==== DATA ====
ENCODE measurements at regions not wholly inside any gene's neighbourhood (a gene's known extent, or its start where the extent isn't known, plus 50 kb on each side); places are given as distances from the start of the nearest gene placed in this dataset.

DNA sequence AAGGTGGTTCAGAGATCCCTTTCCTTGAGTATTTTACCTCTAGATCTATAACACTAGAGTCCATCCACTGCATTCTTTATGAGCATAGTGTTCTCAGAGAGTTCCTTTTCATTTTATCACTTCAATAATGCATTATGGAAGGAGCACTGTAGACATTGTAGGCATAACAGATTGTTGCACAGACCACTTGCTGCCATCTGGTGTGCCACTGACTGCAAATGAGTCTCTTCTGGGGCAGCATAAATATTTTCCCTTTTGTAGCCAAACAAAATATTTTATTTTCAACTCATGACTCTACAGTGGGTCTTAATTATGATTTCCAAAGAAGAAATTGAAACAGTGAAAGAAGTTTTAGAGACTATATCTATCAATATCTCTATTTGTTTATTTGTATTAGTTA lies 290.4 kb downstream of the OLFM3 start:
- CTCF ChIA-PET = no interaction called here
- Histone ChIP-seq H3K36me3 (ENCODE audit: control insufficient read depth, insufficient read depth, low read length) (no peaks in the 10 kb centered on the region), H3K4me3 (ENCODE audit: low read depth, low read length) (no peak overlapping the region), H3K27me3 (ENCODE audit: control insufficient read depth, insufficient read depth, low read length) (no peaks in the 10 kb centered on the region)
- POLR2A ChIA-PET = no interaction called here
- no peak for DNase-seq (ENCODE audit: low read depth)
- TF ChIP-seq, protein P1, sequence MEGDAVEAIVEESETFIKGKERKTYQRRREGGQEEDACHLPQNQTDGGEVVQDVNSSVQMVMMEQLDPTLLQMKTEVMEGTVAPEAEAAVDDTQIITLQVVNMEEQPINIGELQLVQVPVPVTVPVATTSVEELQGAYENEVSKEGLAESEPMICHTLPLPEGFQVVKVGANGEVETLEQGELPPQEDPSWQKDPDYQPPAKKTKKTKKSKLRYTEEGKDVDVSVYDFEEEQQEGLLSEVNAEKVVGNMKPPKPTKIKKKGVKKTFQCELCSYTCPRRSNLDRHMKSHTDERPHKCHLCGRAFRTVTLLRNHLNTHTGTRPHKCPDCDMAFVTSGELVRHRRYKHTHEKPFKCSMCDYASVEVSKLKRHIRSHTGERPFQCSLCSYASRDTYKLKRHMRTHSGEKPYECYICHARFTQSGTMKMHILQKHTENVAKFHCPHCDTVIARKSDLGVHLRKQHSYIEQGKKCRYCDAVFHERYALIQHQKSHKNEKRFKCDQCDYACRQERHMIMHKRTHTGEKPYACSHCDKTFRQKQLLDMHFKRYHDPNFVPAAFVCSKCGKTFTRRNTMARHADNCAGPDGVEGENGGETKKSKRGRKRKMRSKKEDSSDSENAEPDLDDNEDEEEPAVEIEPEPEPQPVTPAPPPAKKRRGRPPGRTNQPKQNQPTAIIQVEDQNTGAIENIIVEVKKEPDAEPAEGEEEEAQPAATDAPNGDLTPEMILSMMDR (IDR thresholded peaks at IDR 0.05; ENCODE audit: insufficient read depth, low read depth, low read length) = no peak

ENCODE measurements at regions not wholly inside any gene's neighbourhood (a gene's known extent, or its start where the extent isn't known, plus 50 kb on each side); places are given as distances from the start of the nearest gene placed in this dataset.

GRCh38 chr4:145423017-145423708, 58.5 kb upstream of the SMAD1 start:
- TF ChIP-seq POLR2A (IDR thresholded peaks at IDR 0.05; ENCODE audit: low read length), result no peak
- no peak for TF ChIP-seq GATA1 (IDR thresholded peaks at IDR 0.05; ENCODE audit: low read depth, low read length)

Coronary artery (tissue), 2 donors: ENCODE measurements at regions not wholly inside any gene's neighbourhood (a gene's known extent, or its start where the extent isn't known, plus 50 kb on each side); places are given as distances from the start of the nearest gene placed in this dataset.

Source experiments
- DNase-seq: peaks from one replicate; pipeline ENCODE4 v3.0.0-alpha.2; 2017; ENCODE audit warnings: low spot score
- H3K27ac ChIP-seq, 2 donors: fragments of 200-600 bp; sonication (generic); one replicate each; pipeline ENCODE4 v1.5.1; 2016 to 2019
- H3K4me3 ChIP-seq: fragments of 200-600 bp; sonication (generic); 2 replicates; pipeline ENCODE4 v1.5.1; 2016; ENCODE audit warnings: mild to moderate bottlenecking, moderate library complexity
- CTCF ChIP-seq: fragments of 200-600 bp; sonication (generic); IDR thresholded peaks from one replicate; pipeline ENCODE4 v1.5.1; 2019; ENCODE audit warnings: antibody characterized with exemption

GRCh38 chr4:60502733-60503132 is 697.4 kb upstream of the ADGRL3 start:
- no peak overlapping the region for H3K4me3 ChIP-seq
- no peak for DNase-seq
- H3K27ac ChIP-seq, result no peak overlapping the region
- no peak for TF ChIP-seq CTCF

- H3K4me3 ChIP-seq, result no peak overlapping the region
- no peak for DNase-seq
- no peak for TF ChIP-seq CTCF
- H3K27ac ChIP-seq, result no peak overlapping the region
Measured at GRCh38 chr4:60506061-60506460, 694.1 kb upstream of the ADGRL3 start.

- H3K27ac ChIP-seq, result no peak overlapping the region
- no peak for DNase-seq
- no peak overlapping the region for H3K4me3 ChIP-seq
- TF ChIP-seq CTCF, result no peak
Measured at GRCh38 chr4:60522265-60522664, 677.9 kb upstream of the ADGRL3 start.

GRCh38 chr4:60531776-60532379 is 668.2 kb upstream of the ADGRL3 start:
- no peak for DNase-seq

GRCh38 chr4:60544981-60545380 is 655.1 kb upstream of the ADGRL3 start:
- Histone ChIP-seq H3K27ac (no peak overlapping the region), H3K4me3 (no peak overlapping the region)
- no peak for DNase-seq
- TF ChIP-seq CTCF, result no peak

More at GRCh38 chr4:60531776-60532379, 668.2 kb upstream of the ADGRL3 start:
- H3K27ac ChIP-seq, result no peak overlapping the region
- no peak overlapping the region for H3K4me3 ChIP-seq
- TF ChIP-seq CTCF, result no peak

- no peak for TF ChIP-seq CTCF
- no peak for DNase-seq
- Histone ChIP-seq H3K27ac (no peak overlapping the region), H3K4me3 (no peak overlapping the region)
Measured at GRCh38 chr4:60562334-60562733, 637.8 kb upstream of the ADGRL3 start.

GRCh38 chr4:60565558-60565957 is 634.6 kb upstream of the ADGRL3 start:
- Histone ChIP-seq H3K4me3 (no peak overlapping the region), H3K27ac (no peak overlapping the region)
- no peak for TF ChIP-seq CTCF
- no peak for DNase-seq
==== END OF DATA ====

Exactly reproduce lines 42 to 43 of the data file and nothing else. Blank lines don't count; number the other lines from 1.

- TF ChIP-seq CTCF, result no peak

- no peak for TF ChIP-seq CTCF